A letter from… Hong Kong
Eric So tells of Church and societal division in Hong Kong
It has been more than a year since you visited Hong Kong. Last year was the tenth year of you being away from home, to study abroad. Though we miss you, Mum and I are still glad that after graduating you have decided to settle in Vancouver. We pray that God will continue to lead you and bless you.
Though you are away from Hong Kong, the place where you were born, we know that you are always eager to know what has been happening in our churches and community. Here is a brief summary.
Hong Kong is still struggling with political disputes and challenged by controversy. The 2012 national education argument (which sparked mass protests against government plans to introduce education that protestors thought was compulsory), the 2014 Occupy Central/Umbrella movement (which saw tens of thousands protest a decision on universal suffrage procedures) and the 2016 Mong Kok riot (which was triggered by a government crackdown on illegal street food hawkers) have created serious conflicts and confrontations within Hong Kong society. Politics has split the community as well as splitting the churches. Regretfully, I have found cases where Christians have decided to leave their home churches because of differing political orientations. Furthermore, groups in Hong Kong are increasingly hostile to their counterparts. This city is bitterly divided and broken by divergent propositions. Recently, I have wondered how Christians should respond to this reality. As the salt and the light of the world, what can the churches contribute to change the current dilemma? …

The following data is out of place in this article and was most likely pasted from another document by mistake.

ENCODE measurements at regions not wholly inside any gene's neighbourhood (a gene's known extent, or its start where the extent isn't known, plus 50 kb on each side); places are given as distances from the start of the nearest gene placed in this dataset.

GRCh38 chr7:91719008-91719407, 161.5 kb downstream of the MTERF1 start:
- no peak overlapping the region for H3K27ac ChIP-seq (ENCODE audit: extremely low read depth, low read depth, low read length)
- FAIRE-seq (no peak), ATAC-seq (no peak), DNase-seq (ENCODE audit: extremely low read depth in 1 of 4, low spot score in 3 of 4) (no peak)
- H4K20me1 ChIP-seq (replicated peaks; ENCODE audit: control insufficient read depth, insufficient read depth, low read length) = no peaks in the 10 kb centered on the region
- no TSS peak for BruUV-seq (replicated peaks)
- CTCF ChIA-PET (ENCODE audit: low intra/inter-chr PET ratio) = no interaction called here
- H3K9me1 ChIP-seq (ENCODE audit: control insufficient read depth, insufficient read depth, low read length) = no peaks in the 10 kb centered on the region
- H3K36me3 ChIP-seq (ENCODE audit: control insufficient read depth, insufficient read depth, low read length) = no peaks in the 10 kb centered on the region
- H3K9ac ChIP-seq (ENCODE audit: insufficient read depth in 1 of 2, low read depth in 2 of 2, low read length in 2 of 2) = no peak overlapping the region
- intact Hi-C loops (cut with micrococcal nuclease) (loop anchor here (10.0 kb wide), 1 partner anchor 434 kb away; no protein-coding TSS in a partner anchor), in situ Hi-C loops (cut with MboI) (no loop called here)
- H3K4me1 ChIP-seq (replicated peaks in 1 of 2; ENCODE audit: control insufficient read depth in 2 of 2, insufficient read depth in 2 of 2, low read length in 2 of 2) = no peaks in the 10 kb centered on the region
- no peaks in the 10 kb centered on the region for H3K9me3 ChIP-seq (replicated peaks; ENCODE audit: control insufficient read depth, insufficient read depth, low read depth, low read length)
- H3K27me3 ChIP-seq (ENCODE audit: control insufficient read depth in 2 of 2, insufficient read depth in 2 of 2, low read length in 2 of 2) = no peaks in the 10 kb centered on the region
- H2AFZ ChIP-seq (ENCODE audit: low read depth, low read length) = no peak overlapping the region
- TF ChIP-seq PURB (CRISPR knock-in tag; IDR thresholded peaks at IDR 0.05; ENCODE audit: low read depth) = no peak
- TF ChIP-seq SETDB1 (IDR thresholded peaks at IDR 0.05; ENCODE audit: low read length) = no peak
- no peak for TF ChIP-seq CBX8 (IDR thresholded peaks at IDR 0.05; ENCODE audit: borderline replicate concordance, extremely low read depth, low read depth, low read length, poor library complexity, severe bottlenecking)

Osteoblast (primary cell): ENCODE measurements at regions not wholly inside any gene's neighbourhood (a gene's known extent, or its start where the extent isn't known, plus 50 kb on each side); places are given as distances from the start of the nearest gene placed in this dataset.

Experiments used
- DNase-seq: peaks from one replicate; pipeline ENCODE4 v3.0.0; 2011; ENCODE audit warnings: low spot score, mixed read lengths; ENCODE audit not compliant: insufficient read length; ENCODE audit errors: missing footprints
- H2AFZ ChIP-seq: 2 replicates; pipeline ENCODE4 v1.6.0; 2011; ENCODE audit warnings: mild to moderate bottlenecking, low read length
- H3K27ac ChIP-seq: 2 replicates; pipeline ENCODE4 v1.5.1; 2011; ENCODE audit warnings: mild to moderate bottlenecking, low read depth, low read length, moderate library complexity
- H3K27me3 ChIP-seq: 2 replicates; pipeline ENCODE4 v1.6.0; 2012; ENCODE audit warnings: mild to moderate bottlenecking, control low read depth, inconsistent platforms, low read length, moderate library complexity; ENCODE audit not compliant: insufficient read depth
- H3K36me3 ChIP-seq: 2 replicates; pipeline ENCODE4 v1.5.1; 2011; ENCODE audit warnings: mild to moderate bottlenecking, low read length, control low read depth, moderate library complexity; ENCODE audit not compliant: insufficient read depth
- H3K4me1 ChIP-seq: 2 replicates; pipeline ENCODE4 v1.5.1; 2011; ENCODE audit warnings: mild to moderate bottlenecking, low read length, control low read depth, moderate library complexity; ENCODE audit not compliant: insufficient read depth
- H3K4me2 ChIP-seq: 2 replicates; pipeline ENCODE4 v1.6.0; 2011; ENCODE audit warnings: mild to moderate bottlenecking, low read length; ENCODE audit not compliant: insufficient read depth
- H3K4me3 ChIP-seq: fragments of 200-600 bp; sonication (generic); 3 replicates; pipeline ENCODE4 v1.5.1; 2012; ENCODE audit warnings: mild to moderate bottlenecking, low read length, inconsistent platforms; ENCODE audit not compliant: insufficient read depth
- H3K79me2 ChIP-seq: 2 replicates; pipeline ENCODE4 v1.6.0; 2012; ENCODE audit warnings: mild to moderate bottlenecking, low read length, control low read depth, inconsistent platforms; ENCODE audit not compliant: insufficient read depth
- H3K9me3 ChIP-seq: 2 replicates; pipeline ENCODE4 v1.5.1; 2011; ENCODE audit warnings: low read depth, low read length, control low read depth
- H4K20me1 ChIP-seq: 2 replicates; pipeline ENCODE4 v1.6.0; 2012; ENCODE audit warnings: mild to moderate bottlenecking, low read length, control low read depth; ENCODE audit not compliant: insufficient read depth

Eric So is General Secretary of the Hong Kong Council of the Church of Christ in China
This is an extract from an article that was published in the February 2019 edition of Reform